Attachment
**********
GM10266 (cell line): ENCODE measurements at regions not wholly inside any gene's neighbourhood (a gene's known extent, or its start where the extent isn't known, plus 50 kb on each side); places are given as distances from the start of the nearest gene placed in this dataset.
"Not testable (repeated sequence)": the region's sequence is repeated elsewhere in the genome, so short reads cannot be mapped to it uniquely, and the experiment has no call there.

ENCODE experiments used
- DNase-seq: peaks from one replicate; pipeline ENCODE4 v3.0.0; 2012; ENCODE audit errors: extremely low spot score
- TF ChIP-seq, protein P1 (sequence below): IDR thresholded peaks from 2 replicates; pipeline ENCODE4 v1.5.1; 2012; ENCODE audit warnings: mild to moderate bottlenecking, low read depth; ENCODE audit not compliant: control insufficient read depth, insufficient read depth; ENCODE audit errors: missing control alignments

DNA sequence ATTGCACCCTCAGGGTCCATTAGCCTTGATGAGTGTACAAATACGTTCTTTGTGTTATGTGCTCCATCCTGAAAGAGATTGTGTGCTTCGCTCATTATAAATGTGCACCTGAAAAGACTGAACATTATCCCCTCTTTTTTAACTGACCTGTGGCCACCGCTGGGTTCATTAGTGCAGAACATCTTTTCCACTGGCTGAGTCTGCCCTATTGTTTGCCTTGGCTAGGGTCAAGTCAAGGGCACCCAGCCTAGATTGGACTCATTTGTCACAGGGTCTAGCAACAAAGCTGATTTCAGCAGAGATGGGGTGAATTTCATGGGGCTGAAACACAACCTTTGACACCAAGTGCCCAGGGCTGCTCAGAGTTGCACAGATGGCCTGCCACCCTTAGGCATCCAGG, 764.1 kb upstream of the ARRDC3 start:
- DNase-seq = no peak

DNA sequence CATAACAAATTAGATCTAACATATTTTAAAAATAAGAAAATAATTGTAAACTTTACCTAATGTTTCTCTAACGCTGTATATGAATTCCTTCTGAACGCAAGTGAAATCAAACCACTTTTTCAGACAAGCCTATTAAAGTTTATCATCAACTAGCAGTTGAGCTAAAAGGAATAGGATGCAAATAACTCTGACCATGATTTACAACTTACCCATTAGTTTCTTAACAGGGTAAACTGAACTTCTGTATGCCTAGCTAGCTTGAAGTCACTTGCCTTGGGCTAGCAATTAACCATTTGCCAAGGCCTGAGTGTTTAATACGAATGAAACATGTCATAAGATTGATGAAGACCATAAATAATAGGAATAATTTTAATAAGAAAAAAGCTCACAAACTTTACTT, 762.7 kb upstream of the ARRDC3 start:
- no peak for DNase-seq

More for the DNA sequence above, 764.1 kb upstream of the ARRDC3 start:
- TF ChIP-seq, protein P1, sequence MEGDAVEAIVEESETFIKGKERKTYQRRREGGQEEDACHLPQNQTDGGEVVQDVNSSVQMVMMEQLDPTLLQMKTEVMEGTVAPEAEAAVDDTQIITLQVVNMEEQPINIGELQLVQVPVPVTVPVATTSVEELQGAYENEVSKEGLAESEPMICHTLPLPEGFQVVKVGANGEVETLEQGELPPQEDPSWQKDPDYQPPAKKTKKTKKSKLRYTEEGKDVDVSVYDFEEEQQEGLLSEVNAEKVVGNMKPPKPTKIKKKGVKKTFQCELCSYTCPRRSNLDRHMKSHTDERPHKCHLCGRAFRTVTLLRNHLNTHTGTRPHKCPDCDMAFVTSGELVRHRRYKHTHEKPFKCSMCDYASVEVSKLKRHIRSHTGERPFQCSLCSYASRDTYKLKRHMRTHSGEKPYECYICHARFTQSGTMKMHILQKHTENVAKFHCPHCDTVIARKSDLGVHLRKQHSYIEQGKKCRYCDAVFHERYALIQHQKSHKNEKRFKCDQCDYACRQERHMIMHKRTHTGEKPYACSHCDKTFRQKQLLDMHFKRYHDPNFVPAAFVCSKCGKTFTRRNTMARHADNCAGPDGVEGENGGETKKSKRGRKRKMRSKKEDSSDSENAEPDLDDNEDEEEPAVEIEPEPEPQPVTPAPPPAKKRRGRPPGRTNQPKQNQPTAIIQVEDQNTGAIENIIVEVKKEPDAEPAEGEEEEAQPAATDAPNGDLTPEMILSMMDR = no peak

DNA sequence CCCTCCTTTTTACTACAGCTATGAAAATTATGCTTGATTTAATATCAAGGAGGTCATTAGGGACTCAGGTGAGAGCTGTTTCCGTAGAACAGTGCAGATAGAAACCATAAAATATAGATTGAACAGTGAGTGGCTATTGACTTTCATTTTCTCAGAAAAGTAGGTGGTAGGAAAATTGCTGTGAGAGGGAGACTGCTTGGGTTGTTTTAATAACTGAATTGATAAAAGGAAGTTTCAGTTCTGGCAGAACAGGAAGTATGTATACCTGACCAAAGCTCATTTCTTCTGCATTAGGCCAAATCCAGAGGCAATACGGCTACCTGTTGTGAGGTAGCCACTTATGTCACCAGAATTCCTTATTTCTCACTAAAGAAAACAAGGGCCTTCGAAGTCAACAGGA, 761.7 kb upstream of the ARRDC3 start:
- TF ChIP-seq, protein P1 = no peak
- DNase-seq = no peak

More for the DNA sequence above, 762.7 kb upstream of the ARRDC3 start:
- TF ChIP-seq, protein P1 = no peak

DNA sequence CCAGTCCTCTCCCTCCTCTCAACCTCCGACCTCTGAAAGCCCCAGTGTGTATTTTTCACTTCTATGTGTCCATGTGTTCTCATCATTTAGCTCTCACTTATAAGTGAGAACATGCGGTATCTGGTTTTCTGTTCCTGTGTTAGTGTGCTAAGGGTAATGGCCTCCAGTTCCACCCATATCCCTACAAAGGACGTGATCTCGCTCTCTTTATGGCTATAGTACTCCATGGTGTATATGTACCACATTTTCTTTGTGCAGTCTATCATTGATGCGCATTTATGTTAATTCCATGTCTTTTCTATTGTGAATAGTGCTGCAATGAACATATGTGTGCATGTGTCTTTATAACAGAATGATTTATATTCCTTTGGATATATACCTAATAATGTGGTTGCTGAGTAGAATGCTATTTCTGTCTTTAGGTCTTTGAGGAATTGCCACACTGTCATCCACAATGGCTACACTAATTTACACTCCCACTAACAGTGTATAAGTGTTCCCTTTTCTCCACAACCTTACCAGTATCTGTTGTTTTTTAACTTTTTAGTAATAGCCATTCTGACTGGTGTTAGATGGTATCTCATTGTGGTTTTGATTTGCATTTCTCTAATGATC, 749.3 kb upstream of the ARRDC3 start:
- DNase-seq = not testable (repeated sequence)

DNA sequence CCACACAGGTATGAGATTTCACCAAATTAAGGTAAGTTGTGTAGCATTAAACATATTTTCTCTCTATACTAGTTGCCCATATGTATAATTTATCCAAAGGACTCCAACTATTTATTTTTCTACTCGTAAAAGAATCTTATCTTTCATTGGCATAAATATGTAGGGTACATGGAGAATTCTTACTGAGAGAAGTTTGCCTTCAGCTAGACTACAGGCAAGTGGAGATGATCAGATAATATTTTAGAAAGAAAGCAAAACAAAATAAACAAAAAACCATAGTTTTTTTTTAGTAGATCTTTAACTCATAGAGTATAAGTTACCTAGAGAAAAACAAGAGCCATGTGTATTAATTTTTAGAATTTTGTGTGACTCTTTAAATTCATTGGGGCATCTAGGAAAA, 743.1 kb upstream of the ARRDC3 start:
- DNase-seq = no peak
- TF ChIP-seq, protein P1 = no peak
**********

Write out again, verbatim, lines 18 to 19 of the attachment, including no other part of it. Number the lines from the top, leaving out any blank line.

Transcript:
- DNase-seq = not testable (repeated sequence)

DNA sequence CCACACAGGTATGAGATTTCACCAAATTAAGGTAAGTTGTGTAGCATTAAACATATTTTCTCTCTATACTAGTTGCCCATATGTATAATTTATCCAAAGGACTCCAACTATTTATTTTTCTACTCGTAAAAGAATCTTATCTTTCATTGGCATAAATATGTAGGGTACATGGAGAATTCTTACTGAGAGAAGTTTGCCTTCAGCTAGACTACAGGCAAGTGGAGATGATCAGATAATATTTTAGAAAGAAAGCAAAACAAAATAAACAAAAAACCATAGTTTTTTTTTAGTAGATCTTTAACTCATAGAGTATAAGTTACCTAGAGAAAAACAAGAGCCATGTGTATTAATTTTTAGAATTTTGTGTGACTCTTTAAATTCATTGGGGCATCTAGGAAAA, 743.1 kb upstream of the ARRDC3 start: